Teton National Park Landscape Photography

These photos were taken at the Grand Teton National Park. The ideal way to shoot any landscape photography requires you to have several different items in your tool belt. You will need an ND Filter, a wide frame lens, and a tripod for the best shots! I will explain why you will need these steps to create a beautiful landscape photo.

tokina wide fram lens ND Filter

Filters Are Gold

As you can see above, this first image is clear and has vibrant colors! This is possible because of the moose’s filter. The function of this filter is to allow your camera to have a small aperture to maintain the depth of the colors. This photo was taken at the following settings: aperture f/8.0, shutter speed 1/1600, iso 1600. The settings may not be the same for you because of the moose’s filter. The filter is dark and helps so less light comes into the camera. Think of it this way. Imagine you are out walking on a bright sunny day. The light is to harsh to look with your eyes open completely so you squint. If you were to put on sunglasses you are able to see clearer and see colors a bit better. The filter works the same way. If you go out and plan on shooting lots of landscape I would recommend this filter to get the best colors for your landscape photography.

Wide Lenses are Skinny Legends

Crevice Settings: Aperture f/8.0, Shutter Speed 1/640, ISO 200

Taking a photo of the landscape doesn’t always require you to step really far back to get the best shot. The key to getting everything in the frame is the use of a wide angle lens. The photos in this post were all taken with the Tokina wide angle lens. This allowed me to take some of my best landscape photography. I recommend looking into different options for your budget. The Tokina isn’t the only best available option when it comes to wide angle lenses. Why buy a wide angle lens? Landscape photography is all about large objects in nature. If you are not able to be super far away from it you will end up cropping some of your images. As you can see in this image the image is cropping out a lot of what is in the whole space. For a better landscape image, I would recommend a wide angle lens so you can get all of that epic mountain or a gorgeous sunset.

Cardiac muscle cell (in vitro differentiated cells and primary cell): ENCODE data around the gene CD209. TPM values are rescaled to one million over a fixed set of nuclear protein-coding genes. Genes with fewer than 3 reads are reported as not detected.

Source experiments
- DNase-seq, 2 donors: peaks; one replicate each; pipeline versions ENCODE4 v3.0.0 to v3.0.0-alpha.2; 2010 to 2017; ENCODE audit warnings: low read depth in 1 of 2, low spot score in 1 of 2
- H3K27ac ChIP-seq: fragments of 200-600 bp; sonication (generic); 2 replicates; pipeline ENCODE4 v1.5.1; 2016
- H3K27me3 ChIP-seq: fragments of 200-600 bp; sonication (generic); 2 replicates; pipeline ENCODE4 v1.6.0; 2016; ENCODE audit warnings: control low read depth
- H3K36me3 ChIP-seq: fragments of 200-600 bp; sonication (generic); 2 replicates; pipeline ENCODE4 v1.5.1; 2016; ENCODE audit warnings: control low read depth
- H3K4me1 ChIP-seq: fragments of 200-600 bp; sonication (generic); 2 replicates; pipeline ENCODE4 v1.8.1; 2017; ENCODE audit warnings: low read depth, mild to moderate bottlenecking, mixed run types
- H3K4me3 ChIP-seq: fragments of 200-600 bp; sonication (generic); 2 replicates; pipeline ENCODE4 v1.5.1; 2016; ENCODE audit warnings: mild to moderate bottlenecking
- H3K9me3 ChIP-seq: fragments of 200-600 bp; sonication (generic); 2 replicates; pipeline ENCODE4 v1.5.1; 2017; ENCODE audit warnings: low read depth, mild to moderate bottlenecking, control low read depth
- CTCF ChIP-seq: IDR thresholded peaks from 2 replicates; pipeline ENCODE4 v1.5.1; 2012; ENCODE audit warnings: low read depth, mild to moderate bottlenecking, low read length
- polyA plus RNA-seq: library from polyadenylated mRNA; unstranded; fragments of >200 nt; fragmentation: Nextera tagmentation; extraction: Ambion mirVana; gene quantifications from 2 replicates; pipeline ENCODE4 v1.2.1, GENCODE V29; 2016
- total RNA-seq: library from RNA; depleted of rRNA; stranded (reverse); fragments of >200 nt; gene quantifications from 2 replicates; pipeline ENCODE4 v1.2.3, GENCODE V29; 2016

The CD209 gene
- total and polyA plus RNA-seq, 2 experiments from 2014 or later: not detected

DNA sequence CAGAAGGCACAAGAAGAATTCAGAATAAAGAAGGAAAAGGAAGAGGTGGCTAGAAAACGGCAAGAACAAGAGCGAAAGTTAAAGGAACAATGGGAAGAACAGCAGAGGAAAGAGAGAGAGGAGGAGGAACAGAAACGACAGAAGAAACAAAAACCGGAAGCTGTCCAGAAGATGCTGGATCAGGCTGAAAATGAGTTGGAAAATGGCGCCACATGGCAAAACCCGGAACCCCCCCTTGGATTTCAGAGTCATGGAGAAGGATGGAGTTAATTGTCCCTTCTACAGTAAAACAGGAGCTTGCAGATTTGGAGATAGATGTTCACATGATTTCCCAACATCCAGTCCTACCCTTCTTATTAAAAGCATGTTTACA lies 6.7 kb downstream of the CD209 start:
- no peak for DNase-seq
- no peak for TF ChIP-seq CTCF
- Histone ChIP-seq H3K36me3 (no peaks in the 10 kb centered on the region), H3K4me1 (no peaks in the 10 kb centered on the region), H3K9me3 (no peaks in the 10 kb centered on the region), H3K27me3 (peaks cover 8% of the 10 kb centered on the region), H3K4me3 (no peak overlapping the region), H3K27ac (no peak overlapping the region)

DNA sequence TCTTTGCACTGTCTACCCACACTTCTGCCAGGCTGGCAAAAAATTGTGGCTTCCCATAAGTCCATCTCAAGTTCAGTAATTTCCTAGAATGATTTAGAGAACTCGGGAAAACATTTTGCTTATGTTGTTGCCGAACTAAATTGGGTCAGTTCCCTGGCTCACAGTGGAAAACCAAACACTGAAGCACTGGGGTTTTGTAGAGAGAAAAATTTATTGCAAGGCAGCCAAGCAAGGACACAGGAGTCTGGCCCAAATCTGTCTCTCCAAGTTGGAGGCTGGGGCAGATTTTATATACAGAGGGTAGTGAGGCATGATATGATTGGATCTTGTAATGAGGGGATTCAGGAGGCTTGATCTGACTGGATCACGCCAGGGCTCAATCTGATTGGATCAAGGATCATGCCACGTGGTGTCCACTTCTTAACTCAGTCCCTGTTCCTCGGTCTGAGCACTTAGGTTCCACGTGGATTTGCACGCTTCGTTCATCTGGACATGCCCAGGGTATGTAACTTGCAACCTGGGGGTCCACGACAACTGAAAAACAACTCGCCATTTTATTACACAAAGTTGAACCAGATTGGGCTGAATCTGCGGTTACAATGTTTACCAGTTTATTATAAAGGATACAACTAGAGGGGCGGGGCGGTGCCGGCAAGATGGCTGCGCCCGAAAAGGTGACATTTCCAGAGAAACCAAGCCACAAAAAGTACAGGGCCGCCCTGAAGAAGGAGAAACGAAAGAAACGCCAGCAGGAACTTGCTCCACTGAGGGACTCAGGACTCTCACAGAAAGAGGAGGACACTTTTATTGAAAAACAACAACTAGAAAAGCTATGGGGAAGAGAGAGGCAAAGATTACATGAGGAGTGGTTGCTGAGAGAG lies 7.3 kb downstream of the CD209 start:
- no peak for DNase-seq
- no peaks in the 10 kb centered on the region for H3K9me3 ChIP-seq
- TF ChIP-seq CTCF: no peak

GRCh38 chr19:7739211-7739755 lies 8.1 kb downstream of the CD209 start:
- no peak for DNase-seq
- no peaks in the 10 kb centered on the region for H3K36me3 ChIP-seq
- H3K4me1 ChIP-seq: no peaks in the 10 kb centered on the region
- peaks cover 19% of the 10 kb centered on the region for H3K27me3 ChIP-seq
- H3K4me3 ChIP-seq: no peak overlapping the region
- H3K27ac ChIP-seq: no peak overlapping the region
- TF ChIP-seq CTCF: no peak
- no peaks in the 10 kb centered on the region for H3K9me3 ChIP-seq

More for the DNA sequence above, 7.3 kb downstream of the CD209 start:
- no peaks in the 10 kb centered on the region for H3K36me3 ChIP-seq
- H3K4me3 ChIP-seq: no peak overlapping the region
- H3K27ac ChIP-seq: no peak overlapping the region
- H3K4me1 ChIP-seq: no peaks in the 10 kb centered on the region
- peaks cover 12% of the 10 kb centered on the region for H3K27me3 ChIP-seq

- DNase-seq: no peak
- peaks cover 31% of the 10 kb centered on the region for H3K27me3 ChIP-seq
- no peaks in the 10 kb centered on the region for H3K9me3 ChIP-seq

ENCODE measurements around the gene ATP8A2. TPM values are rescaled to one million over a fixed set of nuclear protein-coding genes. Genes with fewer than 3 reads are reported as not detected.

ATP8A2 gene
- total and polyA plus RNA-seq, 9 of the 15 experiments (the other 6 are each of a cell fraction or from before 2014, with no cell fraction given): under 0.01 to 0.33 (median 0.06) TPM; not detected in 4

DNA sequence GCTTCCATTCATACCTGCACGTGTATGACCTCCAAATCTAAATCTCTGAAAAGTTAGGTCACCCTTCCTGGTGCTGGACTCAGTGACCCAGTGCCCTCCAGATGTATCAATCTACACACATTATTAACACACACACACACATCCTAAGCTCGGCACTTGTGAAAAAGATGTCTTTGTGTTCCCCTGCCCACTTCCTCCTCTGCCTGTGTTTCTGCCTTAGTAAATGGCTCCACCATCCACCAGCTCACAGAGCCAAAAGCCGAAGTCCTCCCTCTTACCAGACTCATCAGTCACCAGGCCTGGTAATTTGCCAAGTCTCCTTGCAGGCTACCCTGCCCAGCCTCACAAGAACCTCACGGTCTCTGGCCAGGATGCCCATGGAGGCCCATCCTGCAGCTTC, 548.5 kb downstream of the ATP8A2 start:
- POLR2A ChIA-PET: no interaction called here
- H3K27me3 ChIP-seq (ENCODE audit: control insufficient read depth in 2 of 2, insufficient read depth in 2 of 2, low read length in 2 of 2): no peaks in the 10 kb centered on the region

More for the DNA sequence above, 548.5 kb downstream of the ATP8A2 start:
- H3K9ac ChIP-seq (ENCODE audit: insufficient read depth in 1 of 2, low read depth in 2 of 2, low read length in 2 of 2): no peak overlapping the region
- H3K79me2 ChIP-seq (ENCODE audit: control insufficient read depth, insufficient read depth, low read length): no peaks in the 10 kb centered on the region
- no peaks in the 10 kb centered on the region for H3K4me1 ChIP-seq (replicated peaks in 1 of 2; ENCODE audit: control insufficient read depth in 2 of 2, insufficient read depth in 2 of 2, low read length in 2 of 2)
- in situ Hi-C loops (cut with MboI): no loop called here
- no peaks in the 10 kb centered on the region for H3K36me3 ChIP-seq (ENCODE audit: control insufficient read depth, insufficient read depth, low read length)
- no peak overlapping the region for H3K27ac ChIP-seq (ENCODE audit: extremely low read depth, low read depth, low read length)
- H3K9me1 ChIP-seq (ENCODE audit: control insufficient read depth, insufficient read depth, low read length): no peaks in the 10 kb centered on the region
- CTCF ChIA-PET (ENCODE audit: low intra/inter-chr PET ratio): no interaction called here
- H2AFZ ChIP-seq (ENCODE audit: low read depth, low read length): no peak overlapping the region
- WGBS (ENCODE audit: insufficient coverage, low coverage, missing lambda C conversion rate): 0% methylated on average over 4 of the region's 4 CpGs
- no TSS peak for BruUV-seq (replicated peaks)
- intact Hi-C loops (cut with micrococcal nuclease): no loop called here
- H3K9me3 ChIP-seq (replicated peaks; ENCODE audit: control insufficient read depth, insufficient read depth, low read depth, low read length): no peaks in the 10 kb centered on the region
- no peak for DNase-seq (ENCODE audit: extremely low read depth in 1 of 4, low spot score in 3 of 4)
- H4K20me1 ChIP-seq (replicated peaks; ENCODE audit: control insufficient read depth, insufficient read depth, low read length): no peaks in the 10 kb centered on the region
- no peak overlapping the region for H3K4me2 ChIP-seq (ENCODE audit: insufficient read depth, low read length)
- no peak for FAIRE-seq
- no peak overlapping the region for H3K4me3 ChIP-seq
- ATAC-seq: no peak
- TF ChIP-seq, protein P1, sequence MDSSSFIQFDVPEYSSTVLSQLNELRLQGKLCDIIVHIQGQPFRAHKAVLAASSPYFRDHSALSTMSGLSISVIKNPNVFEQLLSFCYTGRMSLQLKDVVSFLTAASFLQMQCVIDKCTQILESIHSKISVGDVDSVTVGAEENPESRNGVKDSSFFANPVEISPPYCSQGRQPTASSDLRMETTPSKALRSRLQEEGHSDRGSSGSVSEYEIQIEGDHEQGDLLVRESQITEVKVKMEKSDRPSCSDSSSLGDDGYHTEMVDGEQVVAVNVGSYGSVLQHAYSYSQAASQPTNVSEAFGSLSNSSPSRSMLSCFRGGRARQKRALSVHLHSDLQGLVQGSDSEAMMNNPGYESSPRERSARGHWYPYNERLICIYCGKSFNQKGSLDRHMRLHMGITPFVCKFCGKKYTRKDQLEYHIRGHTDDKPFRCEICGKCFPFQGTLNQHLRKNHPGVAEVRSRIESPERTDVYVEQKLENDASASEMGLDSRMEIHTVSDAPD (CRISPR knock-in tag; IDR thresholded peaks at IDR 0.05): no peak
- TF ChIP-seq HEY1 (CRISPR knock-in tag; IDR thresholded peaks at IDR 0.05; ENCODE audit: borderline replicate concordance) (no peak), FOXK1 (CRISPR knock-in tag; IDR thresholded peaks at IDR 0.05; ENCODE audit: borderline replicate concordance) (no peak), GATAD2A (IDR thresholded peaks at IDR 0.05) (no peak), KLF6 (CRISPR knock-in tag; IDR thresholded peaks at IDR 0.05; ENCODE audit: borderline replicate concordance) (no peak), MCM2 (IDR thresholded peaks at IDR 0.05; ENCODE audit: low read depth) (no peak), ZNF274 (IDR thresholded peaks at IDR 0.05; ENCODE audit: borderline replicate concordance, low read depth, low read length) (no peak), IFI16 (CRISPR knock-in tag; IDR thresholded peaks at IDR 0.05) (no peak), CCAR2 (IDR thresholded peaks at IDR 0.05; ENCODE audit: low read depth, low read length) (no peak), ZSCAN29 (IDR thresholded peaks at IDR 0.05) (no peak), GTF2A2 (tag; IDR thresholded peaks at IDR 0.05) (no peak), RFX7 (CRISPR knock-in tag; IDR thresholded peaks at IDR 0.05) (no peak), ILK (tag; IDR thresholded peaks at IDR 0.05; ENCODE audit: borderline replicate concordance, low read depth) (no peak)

wide vs normal

Tripods are Chill to Make Things Still

The image above is a bracketed image. This is when you take three different photos at different exposures, light regular and dark. When you go and edit your photo, you can merge the files together to create one evenly light photo. The program you can use would either be Lightroom Classic or Camera Raw. You will select all three images and then select merge HDR. THen you can go and edit the photo with the best possible light without blowing out or underexposing parts of the images. The tripod comes in handy because the way to get the best bracket is to keep the camera as still as possible. If your image is quite a bit off the programs will do their best to correct this but you may end up with a blurry looking image. Check out Expert Photographer for more tips and tricks on shooting landscape photography!

Moody Mountain: Aperture f/18.0, Shutter Speed 1/20, ISO 800
Outhouse Settings: Aperture f/3.5, Shutter Speed 1/500, ISO 800
Mountain&Valley Settings: Aperture f/18.0, Shutter Speed 1/20, ISO 800